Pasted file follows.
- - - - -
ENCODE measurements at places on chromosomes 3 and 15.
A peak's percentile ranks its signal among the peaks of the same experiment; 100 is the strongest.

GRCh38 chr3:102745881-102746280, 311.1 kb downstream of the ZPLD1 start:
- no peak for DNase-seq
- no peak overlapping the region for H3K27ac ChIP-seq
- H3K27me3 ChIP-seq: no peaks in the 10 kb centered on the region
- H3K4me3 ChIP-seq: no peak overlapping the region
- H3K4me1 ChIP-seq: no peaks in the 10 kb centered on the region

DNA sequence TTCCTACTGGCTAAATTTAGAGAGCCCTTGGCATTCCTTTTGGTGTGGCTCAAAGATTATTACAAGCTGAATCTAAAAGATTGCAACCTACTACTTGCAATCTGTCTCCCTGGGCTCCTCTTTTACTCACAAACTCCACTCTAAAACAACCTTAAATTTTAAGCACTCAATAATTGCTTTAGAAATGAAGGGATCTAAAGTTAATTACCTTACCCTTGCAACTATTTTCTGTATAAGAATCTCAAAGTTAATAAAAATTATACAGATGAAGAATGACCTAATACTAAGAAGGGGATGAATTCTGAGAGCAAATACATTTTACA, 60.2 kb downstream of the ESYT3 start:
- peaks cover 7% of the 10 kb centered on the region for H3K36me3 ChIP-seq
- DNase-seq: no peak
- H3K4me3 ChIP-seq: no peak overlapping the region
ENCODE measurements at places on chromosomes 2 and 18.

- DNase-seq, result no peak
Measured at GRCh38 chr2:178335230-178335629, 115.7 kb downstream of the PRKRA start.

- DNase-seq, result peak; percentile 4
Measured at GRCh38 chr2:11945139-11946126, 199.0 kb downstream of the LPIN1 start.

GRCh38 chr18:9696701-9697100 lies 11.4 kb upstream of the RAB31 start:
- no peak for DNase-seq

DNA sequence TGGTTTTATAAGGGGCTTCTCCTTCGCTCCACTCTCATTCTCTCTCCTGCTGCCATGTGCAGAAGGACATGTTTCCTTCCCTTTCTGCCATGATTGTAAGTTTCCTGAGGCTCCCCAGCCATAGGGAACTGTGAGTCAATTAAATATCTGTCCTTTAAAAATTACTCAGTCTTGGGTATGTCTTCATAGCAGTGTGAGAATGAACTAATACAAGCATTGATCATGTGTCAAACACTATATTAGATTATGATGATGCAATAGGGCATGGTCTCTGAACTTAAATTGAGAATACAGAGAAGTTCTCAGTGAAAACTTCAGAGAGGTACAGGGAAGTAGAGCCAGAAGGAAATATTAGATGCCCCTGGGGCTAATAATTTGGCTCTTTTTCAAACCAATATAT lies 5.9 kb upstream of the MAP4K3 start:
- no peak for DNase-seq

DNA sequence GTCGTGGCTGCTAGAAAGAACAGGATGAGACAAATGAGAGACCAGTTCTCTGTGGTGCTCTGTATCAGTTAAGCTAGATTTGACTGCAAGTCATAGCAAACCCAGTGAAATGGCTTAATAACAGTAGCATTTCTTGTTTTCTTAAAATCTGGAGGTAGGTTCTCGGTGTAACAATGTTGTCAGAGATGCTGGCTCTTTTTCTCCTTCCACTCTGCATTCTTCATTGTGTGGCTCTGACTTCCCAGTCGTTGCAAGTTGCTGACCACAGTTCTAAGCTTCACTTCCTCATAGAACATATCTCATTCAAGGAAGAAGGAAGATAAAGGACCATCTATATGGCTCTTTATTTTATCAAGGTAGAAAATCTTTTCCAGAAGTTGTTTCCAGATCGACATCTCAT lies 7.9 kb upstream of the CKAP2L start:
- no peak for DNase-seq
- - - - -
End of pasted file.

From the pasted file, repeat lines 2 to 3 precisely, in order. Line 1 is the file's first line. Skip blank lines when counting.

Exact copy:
A peak's percentile ranks its signal among the peaks of the same experiment; 100 is the strongest.

GRCh38 chr3:102745881-102746280, 311.1 kb downstream of the ZPLD1 start: